Monday, December 3, 2018

Everything Has Already Been Done

Here is a video by producer Rick Beato with guest Rhett Shull asking "Has every song been written?"

I think that this is really a genre question: the more tightly restricted a genre becomes, the more pieces written in that genre come to resemble one another. This could be Viennese minuets, San Francisco psychedelia or current pop songs. The first example in the video is of exactly the same chord progression used by Marvin Gaye and Ed Sheeran over which different melodies and lyrics are heard. What we have now is a kind of industrial songwriting process vaguely similar to the process of making sausages or hot dogs. The process is similar and the end result is similar. This is actually a plus because in the pop environment the listeners tend to like stuff similar to other stuff they like, so the more homogenous the product, the more likely it will be accepted. On the other hand, the danger is always present that too much homogeneity will cause boredom and rejection. You want to give the listeners exactly what they expect, with a little spice of difference.

But then you get critics, like these guys, or me, saying "hey, you're just regurgitating what has already been done." Hilariously, there was a critic back in the 16th century, if I recall correctly, who was claiming that all the contrapuntal ideas and combinations had already been tried. Two hundred years before Bach! And then Shostakovich, in the 1950s, proved all over again that even in the genre of keyboard fugues, you could still come up with lots of new ideas. (Domenico Scarlatti managed to write 555 sonatas for harpsichord between 2 and 6 minutes in length without ever repeating himself.)

Creativity is a very remarkable thing because someone can come along, and with one tiny change, or a whole bunch of them, or one or more big changes, they can transform a whole genre, create a new mood or perspective and thereby renew a whole area of music. DuFay did it in the 15th century, Monteverdi did it in the 16th century, Bach did it in the 17th century, Haydn did it in the 18th century, Chopin did it in the 19th century, Stravinsky did it in the 20th century and so on.

And at the same time, every one of these composers used a whole lot of traditional material, they just transformed it without throwing it away.

For an envoi, here is the ballade by Guillaume DuFay, "Se la face ay pale."


Wenatchee the Hatchet said...

and it seems Vsevolod Zaderatsky proved even earlier than Shostakovich that even if you're thrown into the Gulag you can still compose a cycle of preludes and fugues for the piano on telegraph cards.

There are so many cycles of preludes and fugues for the piano in the 20th century it's actually hard to keep track of them all. It seems that it's only settled in the minds of music teachers and historians who don't want to keep teaching anything related to counterpoint that the fugue was somehow "spent" after J. S. Bach. Bach's fugues are the most amazing and compact in their developmental efficiency, certainly, but there have been lots of finely made fugues since Bach. Haydn, of course, was known to have written a few of them, too.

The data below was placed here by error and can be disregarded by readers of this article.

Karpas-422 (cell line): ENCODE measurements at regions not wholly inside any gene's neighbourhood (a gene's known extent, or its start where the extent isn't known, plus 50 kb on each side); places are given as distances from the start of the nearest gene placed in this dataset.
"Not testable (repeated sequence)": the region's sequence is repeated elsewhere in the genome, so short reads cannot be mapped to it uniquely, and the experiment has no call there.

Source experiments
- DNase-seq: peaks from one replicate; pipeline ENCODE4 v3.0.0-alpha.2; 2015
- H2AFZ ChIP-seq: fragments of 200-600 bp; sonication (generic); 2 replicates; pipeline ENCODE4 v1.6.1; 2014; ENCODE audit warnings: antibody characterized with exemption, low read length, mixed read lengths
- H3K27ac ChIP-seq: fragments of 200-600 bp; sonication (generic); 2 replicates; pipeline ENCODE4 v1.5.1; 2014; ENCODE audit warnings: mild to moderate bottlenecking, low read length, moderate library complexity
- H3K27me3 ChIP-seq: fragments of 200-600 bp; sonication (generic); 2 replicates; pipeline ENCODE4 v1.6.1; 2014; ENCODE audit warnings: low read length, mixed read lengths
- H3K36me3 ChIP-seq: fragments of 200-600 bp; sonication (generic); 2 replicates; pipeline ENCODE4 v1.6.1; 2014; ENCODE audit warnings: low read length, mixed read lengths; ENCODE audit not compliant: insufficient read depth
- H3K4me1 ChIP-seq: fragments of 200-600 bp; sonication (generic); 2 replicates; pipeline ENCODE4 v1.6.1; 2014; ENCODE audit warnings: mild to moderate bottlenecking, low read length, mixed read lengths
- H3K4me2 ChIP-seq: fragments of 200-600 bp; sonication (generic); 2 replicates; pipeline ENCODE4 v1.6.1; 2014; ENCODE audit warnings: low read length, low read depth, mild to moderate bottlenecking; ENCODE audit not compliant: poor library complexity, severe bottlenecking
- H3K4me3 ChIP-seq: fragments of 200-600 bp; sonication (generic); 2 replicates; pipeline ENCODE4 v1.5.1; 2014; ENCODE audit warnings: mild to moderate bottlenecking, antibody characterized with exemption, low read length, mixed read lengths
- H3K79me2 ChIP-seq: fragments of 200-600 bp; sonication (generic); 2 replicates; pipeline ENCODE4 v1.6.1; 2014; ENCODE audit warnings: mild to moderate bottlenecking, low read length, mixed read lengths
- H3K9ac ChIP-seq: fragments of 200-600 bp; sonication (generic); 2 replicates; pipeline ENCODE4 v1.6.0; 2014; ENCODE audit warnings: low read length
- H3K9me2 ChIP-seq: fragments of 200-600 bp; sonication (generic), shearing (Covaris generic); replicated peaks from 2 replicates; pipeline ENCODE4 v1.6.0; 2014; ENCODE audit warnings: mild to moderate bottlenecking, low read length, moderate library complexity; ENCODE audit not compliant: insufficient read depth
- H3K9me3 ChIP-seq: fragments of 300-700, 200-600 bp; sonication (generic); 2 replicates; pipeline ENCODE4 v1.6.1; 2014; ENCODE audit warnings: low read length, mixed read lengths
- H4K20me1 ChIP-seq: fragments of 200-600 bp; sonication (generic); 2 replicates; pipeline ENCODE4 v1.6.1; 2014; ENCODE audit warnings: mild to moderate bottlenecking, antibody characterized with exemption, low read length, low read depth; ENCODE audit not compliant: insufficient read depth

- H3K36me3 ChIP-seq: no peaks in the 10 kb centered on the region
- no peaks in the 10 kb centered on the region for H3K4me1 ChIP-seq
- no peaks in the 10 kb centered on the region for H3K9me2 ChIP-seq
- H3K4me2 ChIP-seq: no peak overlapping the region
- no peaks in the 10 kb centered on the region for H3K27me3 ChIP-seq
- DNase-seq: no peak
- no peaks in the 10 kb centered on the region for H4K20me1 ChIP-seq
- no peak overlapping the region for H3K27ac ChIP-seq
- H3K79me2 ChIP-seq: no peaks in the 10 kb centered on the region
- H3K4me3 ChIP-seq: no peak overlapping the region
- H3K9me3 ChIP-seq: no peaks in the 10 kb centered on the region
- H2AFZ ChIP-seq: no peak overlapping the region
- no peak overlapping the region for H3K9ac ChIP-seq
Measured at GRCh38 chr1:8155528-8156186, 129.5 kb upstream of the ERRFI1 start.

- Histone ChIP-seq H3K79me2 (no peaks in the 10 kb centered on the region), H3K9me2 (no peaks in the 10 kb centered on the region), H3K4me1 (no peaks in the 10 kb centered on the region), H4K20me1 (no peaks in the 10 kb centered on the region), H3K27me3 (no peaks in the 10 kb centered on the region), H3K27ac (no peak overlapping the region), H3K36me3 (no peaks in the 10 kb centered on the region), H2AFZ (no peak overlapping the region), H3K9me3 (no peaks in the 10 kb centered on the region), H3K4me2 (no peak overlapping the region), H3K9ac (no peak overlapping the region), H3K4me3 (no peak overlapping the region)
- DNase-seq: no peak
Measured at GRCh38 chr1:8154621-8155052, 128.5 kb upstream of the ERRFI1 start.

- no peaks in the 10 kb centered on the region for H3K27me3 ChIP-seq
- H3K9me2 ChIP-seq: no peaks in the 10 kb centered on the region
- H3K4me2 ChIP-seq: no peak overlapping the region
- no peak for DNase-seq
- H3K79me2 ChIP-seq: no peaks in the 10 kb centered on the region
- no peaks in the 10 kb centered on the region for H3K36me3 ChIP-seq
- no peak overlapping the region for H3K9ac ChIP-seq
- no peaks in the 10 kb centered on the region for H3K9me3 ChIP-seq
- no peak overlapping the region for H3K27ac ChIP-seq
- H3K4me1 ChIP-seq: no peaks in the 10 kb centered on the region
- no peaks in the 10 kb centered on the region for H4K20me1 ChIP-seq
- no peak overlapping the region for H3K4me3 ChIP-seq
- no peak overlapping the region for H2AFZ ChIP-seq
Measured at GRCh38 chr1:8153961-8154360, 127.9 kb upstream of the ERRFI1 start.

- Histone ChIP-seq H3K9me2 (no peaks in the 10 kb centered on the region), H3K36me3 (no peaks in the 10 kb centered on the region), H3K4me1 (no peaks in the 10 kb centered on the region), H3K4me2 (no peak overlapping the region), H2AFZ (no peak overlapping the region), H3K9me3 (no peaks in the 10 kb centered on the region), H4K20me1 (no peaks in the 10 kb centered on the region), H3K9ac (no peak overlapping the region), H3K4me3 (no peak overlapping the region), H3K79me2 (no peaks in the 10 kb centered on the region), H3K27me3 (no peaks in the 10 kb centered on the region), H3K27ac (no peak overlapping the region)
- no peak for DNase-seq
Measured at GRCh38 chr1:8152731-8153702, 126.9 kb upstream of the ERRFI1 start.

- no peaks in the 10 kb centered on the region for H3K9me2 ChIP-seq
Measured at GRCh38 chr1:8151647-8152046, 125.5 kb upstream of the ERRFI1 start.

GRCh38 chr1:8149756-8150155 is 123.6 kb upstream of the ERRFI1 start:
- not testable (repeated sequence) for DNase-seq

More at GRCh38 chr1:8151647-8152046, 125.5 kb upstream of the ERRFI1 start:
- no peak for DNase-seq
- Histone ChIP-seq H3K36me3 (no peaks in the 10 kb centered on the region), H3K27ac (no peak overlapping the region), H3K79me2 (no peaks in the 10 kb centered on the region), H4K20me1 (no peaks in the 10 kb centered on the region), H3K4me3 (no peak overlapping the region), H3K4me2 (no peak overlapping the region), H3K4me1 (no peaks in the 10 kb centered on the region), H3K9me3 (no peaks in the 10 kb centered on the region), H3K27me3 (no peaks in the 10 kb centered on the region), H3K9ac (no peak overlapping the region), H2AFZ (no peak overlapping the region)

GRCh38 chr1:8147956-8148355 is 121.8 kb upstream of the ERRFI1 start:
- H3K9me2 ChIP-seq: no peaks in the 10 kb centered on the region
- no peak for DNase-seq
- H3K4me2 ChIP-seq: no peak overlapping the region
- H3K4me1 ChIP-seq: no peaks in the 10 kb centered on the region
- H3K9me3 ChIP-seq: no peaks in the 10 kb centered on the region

Bryan Townsend said...

Thanks for introducing me to Vsevolod Zaderatsky of whom I had never heard!

Wenatchee the Hatchet said...

I've been overambitious with what I've wanted to blog about but the Zaderatsky cycle is something I hope to eventually blog about, guitarist though I am. I'm also hoping to write about Nikolai Kapustin's cycle of preludes and fugues. I had not heard a composer attempt to pull off a fusion of Art Tatum and OScar Peterson into the prelude and fugue tradition before I heard Kapustin's cycle, which was nearly impossible to get recordings or scores for until just in the last five years (and it's not cheap!). But I still haven't even gotten half way through blogging about Nikita Koshkin's preludes and fugues as it is. :(

Bryan Townsend said...

I am familiar with Koshkin's music, at least his earlier stuff, but I need to look into this cycle!

Wenatchee the Hatchet said...

ah, well I can potentially be of some help there since I have blogged about the first eight of the twenty-four

I've had enough stuff going on IRL I have stalled at the point where I would be moving forward with E major and C sharp minor but such is life. I'm still hoping to get to blogging through the entire cycle with some analytical and descriptive posts in the future. I'm also trying to keep tabs on when reviews go up about the Koshkin cycle. Hoping to eventually blog about his two large guitar sonatas, too, but I suspect I have over-ambitious blogging goals.

Bryan Townsend said...

You and me both! My series of posts on Sofia Gubaidulina is in temporary hiatus as are the ones I was planning to do on Leo Brouwer. Blog longa, vita brevis.